CBC’s new competition series CANADA’S SMARTEST PERSON has narrowed down the field to 32 remarkable Canadians who will put themselves to the test, squaring off every episode for their chance to take home the title of “Canada’s Smartest Person.” Each week, Jessi Cruickshank, along with co-host Jeff Douglas, will guide viewers through the hour-long competition series, which explores how Canadians are smart, based on the Theory of Multiple Intelligences. In each episode four competitors go head-to-head in a series of entertaining and revealing challenges that test six areas of intelligence: linguistic, physical, musical, visual, social and logical, with one winner advancing to the championship finale. Then, in the climactic season finale, the eight weekly finalists will battle it out to claim the title of CANADA’S SMARTEST PERSON. Audiences can join the fun and take on every challenge from home by downloading the CANADA’S SMARTEST PERSON app or playing along online at cbc.ca/smarterstperson.

Hailing from the east to the west coast and everywhere in between, this diverse group of Canadians range from 16 to 71 years old and includes an artist, scientist, fire fighter and musician to name a few, each demonstrating that intelligence is about much more than IQ.

Introducing the competitors who will compete for the chance to become CANADA’S SMARTEST PERSON:

· Yahaya Baruwa, 26, author and entrepreneur from Toronto, ON

· Alisia Bonnick, 20, novelist and psychology student from Stouffville,ON

· Max Cameron, 31, fighter pilot from Calgary, AB

· Brian Charbonneau, 33, drag artist and screenwriter from Sainte-Geneviève, QC

· Alea Ciecko, 23, psychiatric nursing student from Winnipeg, MB

· Mith Das, 29, copywriter from Toronto, ON

· Daryl Dillman, 24, orthopedic surgery resident from Cole Harbour, N.S.

· JP Doiron, 30, cheese salesman from North Rustico, P.E.I.

· Brent Hayden, 30, Olympian, private swim coach, and photographer from Vancouver, B.C

· Dipna Horra, 39, audio-visual artist from Ottawa, ON

· Jennifer Hurd, 21, doctorate student from Ottawa, ON

· Cat Jahnke, 33, musician from Winnipeg, MB

· Rhiannon Jones, 30, stay-at-home mom from Chilliwack, B.C.

· Kaveh Kavoosi, 27, doctor from Aurora, ON

· Roselyn Kelada-Sedra, 30, actor and law student from Toronto, ON

· Kate LaFrance, 28, middle school teacher from Fredericton, N.B.

· Braden Lauer, 22, law student from Vancouver, B.C.

· Victoria Leenders-Cheng, 33, magazine editor from Montreal, QC

· Kiel Lemmen, 31, high school teacher from Port Coquitlam, B.C.

· Johnny MacRae, 27, poet from North Vancouver, B.C.

· Melanie Martin, 40, physicist and associate professor of physics and, radiology from Winnipeg, MB

· George Millar, 71, teacher from Edmonton, AB

· Nader Nadernejad, 16, high school student from Peterborough, ON

· Nick Nickerson, 49, retired naval communicator and cryptographer from Merrickville,ON

· Norm Odjick, 42, Algonquin Nation tribal council director general from Anishinabeg, QC

· Lisa Preston, 39, radio host from Mississauga, ON

· Mary Rose, 39, Ayurvedic cleaner from Victoria, B.C.

· Chris Sensenig, 37, master electrician from Welland, ON

· Tova Sherman, 52, CEO from Bedford, N.S.

· Ellen Snider, 48, executive director from Quispamsis, N.B.

· Albert Tam, 25, MBA candidate and arts administrator from Woodbridge, ON

· Chris Tessaro, 51, firefighter and poker player from Mississauga, ON

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The Amazing Race finale moves to Sunday night

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From a media release:

The finish line is in sight! With only two exciting episodes left to go for Canada’s #1 summer series THE AMAZING RACE CANADA, CTV announced today that Season 2 will conclude with a two-hour special event from 8-10 p.m. ET/PT on Sunday, Sept. 21. First, the hotly anticipated Season 2 finale will air in a special Sunday night timeslot on CTV and CTV GO. Then, immediately following the exhilarating finish is the fan-favourite, one-hour after-show special, AFTER THE RACE. Shot live and hosted by TSN’s James Duthie (@tsnjamesduthie), AFTER THE RACE reunites all 11 teams to re-live their most memorable moments, while also giving viewers a look at the exclusive first chat with the finalists and the newly crowned winners, just minutes after Canada learns who wins the Race. Produced in front of a live studio audience from CTV’s headquarters in Toronto, this is THE AMAZING RACE CANADA’s second after-show special of the season, following the popular midseason special in August.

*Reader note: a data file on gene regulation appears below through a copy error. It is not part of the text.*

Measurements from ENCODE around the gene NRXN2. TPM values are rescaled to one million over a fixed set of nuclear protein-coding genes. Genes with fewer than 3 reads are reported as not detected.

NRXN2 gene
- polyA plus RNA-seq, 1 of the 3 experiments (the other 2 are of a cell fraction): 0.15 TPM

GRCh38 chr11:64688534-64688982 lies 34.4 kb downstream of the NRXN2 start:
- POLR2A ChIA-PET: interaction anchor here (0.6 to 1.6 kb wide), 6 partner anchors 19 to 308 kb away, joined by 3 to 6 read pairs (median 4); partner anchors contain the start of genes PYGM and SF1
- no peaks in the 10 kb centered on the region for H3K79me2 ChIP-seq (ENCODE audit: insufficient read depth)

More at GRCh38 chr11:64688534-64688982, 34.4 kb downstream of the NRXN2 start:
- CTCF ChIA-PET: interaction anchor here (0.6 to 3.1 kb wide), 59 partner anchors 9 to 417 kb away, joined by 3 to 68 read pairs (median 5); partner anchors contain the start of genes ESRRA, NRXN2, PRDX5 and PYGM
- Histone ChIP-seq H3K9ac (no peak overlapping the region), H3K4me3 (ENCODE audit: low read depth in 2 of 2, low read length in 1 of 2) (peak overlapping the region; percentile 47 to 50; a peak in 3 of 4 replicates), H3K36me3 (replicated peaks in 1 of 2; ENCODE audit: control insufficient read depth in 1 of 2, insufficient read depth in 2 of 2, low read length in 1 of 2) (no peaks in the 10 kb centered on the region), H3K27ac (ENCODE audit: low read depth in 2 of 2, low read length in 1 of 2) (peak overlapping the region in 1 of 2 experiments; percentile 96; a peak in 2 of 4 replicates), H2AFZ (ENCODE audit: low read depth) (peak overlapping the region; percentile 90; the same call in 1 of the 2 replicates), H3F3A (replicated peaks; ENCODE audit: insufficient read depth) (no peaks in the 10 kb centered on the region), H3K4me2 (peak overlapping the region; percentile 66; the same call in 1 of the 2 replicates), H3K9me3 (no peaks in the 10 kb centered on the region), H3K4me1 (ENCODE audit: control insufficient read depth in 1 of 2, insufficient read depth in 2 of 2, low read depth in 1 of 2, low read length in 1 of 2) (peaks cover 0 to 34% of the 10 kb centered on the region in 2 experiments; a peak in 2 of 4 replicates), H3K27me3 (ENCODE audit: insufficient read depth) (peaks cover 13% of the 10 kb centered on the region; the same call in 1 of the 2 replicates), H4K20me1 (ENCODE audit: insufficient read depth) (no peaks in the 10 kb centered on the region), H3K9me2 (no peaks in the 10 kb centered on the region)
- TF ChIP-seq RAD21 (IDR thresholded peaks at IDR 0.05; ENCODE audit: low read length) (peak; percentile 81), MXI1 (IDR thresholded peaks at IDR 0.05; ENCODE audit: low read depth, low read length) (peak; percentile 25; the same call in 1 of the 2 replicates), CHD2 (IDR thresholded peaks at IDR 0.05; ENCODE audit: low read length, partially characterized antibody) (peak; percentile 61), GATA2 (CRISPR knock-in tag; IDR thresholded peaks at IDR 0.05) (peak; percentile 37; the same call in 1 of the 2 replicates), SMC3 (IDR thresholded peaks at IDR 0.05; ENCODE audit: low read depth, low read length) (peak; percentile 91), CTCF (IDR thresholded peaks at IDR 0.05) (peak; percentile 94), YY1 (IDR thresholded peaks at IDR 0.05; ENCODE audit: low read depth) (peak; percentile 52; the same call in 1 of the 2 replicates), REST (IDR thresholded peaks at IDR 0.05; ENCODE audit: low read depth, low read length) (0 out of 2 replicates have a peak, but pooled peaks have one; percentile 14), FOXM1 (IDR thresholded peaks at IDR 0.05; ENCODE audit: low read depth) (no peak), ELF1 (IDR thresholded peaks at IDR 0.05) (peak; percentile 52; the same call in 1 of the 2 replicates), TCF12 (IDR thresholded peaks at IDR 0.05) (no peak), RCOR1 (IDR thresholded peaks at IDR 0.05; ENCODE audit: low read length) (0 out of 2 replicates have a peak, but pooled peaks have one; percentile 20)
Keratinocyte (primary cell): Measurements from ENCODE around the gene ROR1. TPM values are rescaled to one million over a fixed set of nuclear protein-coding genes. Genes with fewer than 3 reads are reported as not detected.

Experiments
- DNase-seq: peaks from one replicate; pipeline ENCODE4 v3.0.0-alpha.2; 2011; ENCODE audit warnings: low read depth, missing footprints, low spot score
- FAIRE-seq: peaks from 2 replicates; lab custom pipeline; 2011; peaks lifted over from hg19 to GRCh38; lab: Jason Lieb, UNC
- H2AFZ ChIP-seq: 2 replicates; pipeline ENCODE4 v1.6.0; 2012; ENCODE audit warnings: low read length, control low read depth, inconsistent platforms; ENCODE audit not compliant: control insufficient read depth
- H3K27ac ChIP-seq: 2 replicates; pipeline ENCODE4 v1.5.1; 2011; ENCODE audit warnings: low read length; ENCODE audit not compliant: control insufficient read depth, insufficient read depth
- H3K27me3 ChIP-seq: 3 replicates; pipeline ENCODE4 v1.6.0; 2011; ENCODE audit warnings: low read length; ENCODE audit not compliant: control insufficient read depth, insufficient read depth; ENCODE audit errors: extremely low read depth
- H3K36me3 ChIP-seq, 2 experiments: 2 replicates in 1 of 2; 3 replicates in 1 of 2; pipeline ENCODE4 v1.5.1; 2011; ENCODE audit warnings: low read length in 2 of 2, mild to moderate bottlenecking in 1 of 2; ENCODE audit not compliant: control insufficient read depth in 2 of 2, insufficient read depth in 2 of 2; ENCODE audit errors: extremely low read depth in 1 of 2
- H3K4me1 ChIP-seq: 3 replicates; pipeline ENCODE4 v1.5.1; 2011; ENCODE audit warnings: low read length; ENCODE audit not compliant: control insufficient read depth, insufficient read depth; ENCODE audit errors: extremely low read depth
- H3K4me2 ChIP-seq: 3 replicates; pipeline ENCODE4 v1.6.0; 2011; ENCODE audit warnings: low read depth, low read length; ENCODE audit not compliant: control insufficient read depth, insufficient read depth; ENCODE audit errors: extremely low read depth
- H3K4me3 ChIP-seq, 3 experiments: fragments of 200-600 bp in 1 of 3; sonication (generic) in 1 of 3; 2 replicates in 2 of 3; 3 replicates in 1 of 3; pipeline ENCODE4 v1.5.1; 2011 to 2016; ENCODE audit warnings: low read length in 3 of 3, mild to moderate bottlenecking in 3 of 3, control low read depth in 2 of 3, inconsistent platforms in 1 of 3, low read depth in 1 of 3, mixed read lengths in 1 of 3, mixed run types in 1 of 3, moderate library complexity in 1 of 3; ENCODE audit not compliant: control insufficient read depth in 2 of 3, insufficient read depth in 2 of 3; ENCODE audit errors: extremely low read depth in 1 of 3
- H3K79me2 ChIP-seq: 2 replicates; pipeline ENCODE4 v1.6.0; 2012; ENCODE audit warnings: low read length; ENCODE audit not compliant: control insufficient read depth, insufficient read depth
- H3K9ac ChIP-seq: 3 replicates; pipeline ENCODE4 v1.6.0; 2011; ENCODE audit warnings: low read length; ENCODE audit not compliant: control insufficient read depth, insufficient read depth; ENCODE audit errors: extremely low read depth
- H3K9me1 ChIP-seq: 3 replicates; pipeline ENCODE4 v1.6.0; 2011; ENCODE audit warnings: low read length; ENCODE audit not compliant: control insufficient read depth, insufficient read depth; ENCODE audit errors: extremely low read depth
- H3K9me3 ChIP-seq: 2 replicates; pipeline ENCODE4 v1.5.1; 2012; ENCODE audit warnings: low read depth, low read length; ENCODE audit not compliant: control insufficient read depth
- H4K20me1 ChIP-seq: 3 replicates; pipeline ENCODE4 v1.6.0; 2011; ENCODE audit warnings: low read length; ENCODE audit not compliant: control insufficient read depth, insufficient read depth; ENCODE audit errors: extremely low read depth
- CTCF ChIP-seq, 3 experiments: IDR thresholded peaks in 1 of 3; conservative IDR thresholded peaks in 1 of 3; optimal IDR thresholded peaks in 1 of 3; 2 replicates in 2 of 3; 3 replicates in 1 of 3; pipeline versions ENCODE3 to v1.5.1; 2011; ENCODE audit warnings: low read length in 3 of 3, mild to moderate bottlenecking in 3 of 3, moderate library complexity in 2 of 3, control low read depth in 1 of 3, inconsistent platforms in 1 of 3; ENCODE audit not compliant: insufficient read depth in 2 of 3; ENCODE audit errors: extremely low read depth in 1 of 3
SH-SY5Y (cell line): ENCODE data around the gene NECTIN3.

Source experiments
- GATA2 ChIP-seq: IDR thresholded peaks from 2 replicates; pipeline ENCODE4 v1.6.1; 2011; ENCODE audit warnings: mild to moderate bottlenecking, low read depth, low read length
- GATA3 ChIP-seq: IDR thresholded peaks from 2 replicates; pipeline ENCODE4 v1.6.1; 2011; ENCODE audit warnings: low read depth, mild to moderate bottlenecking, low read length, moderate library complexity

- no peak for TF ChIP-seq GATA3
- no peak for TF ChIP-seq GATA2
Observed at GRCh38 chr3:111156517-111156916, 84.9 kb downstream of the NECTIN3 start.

“This season of THE AMAZING RACE CANADA is like a great summer sport,” said Duthie. “It has drama, the full spectrum of emotion, and we’ve seen brilliant strategy, pure luck, and absolute blunders. AFTER THE RACE will tackle the hard-hitting questions and the moments that left us talking all summer long.”

“Viewers can look forward to an incredible THE AMAZING RACE CANADA finale,” said Phil King, President – CTV, Sports, and Entertainment Programming. “Then, AFTER THE RACE breaks down the finale – and season – with all 11 teams, and helps answer the questions that viewers at home might be thinking.”

Extending the season finale into a two-hour event, AFTER THE RACE host Duthie goes beyond the mat and talks to teams about the most unforgettable moments, the toughest challenges, and strategies. And like the midseason edition, questions and comments will also come from audience members and fans pulled via Twitter and Facebook, who use the hashtag #AfterTheRace. Viewers can also expect a special appearance from host Jon Montgomery and more in this jam-packed special.

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Comments and queries for the week of Sept. 12

How do you go about getting Sebastian Clovis to do your property, especially back yards that are just about totally unusable? He says he also does outdoor spaces.–Linda

You’re in luck if you live in the Greater Toronto Area! Sebastian and the folks at Tackle My Reno are currently casting for projects. Find out more at Sebastian’s website.

[In response to Confessions of a Cord Cutter] Where I live we can only get expensive satellite TV, as there’s no access to cable. I would cord cut myself but my so-called high-speed Internet is not speedy enough to watch shows online. Netflix usually works OK for me and I’m not sure why, but there’s just not enough shows on there for me. And my husband couldn’t live without Wild TV, the hunting channel. The kids are content to watch kids shows on Netflix though.–Ally